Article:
When Catholicism was seen as an anti-totalitarian movement, the Europeans celebrated it. When it was discovered that the Catholic Church was not just a non-governmental organisation demanding human rights but was also truly Catholic — a religion — Europeans cooled to it. When the Catholic Church, always deeply embedded in Polish political life, pursued positions on private life unacceptable to the EU’s ideology and was entwined with the new government, the hostility jelled.
Benefits of membership
The Polish government represents a fundamental challenge to the EU. The EU promoted an ideology in which national distinctions were to subside and be replaced by a European ideology. Since 2008, resistance to the priority of Europeanism over national identity has increased. This is what motivated Brexit. Poland and some other Eastern European countries have been particularly unwilling to abandon their national identities. In Poland’s case, this national identity was tied to public religiosity — a religion unwilling to be confined to the private sphere and unwilling to accept the EU’s views on the state’s affirmation of a variety of behaviours.
The EU’s ideology became more problematic after 2008 as the economic benefits of membership declined. The EU has sought to protect its moral and social principles in the face of this decline. The Polish government directly challenges this ideology. If the idea of Europeanism weakens and the idea of the nation rises, while Europe fails to return to its pre-2008 prosperity, then the moral principles binding the EU will wither.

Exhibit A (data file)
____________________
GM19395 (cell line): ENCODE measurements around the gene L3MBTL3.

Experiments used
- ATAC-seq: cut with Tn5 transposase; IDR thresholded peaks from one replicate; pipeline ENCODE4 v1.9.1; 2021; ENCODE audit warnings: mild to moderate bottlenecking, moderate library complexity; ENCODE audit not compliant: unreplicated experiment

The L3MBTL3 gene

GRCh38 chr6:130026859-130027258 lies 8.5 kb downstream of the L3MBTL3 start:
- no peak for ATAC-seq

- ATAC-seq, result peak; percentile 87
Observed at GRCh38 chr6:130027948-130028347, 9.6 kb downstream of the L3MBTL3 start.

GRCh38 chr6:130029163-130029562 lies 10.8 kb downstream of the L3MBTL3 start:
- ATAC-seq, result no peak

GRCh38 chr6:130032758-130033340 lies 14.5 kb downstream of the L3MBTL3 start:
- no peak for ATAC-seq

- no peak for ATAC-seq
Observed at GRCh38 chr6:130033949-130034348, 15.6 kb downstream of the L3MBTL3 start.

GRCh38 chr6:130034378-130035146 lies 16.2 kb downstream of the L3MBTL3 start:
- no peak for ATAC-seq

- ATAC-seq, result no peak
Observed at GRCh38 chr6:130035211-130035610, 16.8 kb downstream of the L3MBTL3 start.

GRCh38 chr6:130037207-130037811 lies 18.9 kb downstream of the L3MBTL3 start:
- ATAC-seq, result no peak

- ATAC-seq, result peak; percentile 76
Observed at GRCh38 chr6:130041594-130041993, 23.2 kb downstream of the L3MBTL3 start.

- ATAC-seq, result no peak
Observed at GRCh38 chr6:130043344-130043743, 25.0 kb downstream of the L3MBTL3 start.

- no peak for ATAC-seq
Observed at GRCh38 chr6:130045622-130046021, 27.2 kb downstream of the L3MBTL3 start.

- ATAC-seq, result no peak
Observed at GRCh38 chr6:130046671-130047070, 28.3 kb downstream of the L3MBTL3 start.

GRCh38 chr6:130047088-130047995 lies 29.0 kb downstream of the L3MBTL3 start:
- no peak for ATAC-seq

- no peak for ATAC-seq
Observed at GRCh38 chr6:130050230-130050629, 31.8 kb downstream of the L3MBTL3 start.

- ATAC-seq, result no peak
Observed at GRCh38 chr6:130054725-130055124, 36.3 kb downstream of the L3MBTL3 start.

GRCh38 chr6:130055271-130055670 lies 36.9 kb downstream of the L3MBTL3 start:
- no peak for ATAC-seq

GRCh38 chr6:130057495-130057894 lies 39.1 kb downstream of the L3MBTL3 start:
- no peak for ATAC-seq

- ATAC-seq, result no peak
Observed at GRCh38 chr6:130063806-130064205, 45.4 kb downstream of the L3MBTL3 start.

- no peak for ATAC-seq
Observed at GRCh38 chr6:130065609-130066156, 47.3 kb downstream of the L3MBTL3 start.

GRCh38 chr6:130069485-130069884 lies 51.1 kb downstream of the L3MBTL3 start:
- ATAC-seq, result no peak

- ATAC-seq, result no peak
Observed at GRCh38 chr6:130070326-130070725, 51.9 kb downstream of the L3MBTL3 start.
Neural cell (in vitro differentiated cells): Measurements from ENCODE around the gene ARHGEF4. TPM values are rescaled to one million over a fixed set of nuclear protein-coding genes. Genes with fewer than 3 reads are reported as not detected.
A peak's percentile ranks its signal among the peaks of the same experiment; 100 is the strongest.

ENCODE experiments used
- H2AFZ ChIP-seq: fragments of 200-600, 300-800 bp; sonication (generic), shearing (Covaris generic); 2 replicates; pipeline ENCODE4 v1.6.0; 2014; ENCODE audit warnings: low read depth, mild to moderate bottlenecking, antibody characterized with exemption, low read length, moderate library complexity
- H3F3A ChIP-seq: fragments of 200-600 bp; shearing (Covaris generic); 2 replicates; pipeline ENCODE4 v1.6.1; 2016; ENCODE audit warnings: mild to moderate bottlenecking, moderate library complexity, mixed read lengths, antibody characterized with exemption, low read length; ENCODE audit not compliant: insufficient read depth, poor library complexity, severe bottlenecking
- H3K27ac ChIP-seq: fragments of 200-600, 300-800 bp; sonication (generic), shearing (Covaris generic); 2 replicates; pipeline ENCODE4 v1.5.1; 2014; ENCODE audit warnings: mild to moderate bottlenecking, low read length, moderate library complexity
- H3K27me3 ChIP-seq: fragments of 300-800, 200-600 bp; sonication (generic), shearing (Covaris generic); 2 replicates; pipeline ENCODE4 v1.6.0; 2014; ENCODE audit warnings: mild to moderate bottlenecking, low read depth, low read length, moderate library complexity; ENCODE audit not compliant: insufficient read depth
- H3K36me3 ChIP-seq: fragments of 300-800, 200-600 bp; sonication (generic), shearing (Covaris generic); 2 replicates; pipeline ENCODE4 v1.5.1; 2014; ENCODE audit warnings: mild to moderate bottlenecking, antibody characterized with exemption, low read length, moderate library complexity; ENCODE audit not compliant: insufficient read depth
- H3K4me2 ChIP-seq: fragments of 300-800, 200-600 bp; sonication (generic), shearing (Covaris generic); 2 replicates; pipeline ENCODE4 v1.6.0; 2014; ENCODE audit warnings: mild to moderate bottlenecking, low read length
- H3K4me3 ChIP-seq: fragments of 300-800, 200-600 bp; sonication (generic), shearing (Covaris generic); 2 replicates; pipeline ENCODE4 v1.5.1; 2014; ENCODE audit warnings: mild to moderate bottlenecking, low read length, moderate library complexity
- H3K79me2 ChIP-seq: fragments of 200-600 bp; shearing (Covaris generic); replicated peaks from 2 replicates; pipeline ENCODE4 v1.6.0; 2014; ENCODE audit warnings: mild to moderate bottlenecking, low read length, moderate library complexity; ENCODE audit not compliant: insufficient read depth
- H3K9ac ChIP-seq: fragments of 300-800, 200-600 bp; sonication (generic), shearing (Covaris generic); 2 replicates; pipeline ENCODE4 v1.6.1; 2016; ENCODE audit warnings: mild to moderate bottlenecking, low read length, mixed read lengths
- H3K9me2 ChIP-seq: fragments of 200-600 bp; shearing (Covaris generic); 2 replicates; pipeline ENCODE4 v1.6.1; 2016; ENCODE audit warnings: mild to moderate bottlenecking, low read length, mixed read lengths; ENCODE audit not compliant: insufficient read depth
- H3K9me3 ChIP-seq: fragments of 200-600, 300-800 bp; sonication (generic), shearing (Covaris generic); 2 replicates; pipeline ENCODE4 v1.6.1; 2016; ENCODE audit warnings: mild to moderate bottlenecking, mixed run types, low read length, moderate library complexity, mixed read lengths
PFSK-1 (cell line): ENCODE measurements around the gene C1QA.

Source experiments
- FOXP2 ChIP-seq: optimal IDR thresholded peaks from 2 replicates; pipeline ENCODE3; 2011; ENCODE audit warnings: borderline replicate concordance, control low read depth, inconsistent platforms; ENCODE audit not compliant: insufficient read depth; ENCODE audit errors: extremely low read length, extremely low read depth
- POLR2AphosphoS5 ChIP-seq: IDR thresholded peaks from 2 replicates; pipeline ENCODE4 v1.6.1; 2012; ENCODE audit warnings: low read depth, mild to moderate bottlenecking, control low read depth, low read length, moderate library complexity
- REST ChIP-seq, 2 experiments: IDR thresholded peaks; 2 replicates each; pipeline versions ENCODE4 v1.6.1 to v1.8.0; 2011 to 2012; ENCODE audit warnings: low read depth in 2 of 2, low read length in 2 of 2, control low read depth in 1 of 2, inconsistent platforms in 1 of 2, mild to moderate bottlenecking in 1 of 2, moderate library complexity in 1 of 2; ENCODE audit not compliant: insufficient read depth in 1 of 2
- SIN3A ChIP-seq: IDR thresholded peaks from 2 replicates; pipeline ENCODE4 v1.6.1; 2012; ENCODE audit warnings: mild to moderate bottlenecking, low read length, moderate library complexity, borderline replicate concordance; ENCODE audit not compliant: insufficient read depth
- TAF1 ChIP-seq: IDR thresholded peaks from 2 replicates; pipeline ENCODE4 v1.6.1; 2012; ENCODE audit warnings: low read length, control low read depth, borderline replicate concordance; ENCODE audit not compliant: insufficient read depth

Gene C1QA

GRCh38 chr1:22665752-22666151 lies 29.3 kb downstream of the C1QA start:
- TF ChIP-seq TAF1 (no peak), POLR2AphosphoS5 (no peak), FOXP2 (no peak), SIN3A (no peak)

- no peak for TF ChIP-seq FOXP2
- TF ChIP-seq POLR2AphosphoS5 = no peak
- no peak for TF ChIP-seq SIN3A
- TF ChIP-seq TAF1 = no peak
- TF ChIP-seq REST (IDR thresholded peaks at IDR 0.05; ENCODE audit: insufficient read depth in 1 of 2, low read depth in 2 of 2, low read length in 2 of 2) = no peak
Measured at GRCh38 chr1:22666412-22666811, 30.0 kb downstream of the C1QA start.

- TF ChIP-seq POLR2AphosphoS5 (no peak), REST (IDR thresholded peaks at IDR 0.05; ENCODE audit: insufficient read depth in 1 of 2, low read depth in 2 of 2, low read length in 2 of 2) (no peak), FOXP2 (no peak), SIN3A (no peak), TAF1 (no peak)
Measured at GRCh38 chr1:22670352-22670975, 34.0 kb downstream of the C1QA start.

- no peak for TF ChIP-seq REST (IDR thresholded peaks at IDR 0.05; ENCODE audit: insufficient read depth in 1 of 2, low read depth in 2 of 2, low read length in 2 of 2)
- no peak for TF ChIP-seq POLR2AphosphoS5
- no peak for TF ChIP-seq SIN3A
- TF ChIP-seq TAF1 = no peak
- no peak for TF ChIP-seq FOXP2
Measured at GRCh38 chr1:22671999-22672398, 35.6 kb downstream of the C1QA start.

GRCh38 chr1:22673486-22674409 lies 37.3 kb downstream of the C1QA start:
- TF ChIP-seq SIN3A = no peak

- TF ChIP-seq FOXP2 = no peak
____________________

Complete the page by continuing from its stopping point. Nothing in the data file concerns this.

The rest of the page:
There is a reason Eastern Europe — Poland and Hungary, in particular — are championing this. Poland was sovereign for about 20 years during recent centuries. It lost its sovereignty to Germany and Russia. Losing it again to the EU, whose economic promise is in question and which demands the right to judge and guide Poland’s internal life, seems like a bad deal. Eastern Europe has struggled for its sovereignty for a long time. Sovereignty means not bending your knee to a greater power.
But for the EU, Poland and Hungary are mortal challenges. They have defined being European in a certain way. Poland and Hungary are reclaiming their right to their own national identity. The spread of the idea of national identity over EU values leaves the EU as an economic relationship, an elective affinity based on what the EU brings to the table. The EU is configured to judge its members. If the Polish (and British) disease spreads, the members will be judging the EU.
The views expressed in this opinion editorial are the author’s own and do not necessarily reflect Emerging Europe’s editorial policy.
The article was originally published on Geopolitical Futures. It has been reprinted with permission.